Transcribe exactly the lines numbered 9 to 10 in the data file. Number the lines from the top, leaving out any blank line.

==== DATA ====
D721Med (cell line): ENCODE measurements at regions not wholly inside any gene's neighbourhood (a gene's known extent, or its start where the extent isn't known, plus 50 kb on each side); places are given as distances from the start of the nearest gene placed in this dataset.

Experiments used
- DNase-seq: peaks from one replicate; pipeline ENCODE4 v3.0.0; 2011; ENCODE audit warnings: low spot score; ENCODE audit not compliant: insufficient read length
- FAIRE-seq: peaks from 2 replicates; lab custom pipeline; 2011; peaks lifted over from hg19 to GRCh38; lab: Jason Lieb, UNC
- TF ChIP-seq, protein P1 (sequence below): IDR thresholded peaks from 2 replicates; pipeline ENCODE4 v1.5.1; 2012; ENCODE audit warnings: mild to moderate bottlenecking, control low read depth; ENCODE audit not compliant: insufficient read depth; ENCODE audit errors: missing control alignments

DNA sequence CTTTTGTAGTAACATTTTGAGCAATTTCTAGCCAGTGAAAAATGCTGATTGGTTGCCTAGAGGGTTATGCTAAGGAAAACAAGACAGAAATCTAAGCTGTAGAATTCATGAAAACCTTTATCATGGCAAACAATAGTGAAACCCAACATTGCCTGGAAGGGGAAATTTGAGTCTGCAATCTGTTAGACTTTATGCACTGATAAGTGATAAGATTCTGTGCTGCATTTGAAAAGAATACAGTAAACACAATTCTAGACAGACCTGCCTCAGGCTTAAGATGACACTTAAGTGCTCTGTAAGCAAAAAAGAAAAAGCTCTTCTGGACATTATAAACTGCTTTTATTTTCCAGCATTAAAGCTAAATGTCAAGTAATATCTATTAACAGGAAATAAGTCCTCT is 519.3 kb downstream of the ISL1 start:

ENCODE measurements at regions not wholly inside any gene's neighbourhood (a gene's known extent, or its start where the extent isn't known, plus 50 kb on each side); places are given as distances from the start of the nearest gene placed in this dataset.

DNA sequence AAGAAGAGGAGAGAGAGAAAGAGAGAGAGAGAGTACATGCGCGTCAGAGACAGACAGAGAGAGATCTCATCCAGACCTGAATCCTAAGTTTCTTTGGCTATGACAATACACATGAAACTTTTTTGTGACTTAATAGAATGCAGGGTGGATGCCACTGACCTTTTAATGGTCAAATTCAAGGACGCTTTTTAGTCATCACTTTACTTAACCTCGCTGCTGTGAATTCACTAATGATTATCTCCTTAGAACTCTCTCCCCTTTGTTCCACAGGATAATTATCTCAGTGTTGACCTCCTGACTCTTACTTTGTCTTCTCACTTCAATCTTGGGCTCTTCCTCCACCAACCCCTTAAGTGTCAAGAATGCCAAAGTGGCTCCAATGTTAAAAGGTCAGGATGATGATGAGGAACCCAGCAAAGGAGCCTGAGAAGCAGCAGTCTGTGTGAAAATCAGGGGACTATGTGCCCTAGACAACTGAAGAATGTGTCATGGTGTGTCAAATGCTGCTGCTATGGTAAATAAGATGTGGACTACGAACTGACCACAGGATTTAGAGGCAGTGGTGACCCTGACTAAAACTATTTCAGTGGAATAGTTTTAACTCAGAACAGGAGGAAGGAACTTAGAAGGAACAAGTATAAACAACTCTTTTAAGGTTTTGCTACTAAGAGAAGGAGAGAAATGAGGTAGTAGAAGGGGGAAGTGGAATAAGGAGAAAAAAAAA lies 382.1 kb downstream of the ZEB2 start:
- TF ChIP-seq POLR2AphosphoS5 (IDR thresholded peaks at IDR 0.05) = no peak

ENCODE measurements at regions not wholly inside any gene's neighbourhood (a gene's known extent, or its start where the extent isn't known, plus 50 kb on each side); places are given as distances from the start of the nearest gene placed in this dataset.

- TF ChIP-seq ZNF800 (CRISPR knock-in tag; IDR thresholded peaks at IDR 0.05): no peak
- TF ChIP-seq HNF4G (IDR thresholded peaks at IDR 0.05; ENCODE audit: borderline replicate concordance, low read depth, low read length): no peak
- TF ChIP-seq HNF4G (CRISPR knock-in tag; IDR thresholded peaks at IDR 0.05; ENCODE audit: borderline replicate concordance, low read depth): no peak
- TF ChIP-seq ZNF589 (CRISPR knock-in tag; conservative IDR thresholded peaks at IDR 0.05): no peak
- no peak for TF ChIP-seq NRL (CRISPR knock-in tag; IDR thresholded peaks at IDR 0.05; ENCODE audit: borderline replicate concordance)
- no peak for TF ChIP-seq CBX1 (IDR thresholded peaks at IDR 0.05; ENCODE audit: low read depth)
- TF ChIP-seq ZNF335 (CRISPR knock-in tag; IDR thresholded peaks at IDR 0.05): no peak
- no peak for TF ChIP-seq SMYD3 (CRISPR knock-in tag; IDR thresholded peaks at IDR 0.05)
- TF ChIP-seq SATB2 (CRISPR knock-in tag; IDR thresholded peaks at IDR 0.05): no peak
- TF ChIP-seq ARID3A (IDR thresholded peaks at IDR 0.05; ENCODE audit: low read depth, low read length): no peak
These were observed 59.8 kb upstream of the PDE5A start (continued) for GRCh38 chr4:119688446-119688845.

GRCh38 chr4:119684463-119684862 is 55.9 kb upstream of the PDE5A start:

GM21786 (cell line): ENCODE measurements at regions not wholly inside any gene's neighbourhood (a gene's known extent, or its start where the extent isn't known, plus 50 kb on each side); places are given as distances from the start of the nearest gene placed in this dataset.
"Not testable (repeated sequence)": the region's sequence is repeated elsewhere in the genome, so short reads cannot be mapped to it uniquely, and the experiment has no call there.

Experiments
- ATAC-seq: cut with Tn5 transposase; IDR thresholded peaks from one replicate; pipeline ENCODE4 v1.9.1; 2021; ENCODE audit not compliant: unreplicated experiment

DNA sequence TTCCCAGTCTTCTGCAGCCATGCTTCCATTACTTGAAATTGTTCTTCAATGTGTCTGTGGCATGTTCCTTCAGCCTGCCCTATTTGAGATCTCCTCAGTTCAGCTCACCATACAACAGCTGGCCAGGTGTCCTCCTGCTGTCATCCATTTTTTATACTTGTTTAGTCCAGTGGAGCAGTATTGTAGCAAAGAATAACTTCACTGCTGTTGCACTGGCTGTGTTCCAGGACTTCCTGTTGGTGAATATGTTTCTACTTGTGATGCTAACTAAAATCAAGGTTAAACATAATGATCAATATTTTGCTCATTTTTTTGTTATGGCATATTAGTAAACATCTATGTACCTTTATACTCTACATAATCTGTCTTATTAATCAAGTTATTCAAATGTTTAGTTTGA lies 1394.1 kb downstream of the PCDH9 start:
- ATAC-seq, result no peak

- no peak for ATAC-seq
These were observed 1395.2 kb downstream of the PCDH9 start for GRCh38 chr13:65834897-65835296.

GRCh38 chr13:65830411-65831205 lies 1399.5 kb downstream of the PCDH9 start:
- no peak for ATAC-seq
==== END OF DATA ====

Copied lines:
- TF ChIP-seq POLR2AphosphoS5 (IDR thresholded peaks at IDR 0.05) = no peak

ENCODE measurements at regions not wholly inside any gene's neighbourhood (a gene's known extent, or its start where the extent isn't known, plus 50 kb on each side); places are given as distances from the start of the nearest gene placed in this dataset.